Vitamin D is one of the most important vitamins for our general health, thus vitamin D deficiency is still prevalent in the United States.
Vitamin D deficiency is thought to affect many Americans. In fact, according to a 2019 survey published in the American Journal of Clinical Nutrition, 18.3 percent of participants had serum (blood) vitamin D levels that were classified as at risk of insufficiency based on national health and nutrition data. Test Survey 2011-2014, a project supervised by the Centers for Disease Control and Prevention
According to some studies and estimates, the percentage is quite high. As of 2018, 42 percent of the U.S. population is vitamin D deficient, according to Cleveland Clinic Mercy Hospital, a minister in the Sisters of Charity Health System in Ohio.
Vitamin D deficiency can lead to a weakened immune system, as well as health problems such as bone and back pain, fatigue and muscle aches, colon and prostate cancer, heart disease, depression, and weight gain.
According to Signe Swanfeld, a prominent nutritionist at the popular nutrition app Lifesum, simple dietary changes can help maintain vitamin D intake and health.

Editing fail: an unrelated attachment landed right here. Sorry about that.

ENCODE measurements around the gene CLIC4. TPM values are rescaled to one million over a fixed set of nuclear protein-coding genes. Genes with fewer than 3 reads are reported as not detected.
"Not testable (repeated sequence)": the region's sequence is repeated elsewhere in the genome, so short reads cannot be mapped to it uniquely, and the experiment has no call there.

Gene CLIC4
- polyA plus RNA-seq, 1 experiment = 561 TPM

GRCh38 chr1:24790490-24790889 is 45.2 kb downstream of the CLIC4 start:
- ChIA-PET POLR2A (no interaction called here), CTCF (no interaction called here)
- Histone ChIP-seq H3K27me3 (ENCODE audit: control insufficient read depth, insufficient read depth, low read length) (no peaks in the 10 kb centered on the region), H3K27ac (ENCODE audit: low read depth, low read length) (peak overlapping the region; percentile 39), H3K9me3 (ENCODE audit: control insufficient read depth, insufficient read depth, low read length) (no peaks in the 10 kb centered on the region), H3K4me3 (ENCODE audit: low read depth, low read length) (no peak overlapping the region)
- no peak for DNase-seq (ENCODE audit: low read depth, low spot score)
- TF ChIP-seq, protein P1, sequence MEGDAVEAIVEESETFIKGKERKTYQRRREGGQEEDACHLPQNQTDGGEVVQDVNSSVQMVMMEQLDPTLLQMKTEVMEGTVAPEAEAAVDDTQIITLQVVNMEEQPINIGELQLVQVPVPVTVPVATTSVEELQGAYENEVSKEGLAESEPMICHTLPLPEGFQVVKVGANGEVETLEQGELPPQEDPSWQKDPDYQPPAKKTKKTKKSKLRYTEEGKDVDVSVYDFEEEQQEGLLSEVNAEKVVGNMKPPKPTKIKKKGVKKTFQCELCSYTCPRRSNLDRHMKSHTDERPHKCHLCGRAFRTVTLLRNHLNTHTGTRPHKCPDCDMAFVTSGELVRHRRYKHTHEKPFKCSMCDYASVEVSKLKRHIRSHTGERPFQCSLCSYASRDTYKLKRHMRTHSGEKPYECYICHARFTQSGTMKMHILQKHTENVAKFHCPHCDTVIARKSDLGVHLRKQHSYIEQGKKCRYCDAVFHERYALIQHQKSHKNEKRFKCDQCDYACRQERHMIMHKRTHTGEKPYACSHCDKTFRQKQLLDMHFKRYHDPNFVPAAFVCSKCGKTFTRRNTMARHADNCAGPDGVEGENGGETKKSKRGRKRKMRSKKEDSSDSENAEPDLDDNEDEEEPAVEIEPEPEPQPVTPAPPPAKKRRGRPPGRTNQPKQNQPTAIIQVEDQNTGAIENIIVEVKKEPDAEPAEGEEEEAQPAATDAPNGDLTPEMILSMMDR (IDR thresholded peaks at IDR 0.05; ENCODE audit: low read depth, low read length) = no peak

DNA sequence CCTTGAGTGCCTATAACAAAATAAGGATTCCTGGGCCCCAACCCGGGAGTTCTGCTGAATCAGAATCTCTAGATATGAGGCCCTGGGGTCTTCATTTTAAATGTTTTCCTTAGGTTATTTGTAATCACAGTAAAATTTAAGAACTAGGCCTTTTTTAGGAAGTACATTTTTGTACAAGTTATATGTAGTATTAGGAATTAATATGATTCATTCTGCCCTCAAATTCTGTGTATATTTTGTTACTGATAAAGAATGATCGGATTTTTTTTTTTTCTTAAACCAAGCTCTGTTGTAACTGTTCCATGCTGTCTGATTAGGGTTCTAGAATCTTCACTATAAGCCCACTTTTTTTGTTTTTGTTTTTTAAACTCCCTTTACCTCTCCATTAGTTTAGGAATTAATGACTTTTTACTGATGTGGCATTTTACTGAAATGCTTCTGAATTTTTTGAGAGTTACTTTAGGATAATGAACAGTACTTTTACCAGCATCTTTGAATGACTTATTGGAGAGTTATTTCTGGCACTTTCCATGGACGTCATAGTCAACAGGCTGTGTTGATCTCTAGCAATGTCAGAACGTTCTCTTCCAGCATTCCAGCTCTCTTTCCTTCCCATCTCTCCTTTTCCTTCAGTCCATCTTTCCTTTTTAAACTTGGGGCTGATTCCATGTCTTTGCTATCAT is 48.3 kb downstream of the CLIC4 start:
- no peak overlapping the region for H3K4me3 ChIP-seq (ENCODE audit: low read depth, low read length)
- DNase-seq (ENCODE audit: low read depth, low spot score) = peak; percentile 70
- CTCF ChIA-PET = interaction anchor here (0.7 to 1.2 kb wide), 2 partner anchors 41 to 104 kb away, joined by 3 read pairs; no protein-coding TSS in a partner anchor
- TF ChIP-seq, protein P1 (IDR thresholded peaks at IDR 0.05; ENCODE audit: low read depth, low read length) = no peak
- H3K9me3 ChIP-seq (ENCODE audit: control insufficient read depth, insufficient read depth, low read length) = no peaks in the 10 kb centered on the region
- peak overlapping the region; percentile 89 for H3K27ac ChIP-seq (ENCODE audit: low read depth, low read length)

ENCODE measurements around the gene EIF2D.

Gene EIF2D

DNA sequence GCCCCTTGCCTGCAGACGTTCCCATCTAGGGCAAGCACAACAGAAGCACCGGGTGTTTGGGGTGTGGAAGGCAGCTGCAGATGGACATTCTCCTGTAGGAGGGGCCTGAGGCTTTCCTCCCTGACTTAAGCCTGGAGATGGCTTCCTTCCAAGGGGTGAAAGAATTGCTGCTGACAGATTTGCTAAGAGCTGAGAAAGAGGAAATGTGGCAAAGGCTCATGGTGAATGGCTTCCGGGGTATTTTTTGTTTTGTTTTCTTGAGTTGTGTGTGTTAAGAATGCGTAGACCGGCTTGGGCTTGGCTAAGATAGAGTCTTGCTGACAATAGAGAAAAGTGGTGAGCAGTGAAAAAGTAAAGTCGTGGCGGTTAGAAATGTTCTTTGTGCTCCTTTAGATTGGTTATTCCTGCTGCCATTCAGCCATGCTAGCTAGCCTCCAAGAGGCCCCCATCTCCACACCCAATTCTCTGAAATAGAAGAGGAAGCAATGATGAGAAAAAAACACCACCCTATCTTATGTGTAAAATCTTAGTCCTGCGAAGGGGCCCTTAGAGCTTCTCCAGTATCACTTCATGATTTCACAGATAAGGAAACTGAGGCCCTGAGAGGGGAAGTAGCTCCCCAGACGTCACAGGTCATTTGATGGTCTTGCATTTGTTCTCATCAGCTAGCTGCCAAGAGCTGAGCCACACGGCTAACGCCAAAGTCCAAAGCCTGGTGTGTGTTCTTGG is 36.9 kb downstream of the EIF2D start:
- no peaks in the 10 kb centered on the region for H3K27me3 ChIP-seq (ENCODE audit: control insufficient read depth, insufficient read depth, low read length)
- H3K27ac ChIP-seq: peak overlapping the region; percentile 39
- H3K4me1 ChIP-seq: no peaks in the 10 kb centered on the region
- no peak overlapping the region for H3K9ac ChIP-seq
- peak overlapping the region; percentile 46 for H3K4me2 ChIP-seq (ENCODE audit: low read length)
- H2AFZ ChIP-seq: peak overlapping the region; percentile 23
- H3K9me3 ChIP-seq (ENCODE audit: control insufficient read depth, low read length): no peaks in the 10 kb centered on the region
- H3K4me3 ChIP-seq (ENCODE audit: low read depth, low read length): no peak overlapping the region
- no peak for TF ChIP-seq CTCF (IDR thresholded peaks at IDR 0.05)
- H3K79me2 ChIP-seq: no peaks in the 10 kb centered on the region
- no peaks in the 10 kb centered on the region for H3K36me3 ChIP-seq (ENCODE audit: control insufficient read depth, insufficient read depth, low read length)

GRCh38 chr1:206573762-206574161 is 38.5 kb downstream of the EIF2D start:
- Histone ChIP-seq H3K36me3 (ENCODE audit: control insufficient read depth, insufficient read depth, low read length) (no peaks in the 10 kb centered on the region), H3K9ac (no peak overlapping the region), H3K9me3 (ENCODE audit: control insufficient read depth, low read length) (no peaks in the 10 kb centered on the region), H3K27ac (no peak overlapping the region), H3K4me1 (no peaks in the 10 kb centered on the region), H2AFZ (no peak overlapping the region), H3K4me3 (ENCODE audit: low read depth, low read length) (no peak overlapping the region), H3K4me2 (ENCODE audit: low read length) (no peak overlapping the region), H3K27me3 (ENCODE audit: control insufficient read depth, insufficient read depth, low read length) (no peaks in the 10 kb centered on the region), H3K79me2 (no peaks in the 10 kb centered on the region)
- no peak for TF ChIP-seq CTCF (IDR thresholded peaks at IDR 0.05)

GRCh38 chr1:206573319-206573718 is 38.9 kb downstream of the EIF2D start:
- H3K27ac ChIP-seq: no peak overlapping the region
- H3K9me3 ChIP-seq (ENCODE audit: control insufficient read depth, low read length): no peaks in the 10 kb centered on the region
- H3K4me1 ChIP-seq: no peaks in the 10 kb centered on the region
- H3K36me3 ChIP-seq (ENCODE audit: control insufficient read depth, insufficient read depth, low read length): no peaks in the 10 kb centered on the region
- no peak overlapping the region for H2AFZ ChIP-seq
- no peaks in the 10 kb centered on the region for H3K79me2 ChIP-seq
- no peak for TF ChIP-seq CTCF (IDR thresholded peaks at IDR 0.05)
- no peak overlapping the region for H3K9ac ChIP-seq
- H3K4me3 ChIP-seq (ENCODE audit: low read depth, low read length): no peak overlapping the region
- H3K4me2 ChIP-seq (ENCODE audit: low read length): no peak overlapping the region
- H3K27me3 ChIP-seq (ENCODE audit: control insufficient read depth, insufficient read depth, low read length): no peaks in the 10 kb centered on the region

In the United States, 10 micrograms of vitamin D per day is recommended. Signe Swanfeld, a leading dietitian, has published the top four foods to increase your vitamin D intake.
- Fatty fish: High fat fish like salmon, trout and mackerel are excellent sources of vitamin D. The amount of vitamin D in salmon is about 12.5 micrograms per 100 grams, but the amount of vitamin D in fish is largely determined by the fish diet.
- Egg yolk: Egg yolks, with about four micrograms of vitamin D per 100 grams, are the next best source of vitamin D for those who do not eat fish.
- Mushrooms: Although plant-based sources of vitamin D are low in vitamin D, mushrooms exposed to ultraviolet rays contain good amounts of vitamin D.
- Fortified Dairy / Plant-Based Milk: Strong foods such as dairy products and plant-based alternatives are added to increase vitamin D levels.
Adding simple scrambled eggs or cold smoked salmon to your dinner will help you get more vitamin D and “lead a longer, healthier and happier life,” says Signne Swanfeld, a nutritionist at LifeSam.
Svanfeldt recommends keeping fatty fish on your diet at least once a week, as well as making eggs a regular ingredient in your breakfast, as they are high in vitamin D and protein.
He says: “Chopped mushrooms in your stew, it will enhance both the taste and your vitamin D intake.”
In addition to food, Svanfeldt recommends that we exercise or run outside to increase our intake of vitamin D from the sun.
He adds: “When our skin is exposed to the sun, our bodies can convert sunlight into vitamin D, which can be stored in the liver until needed.”
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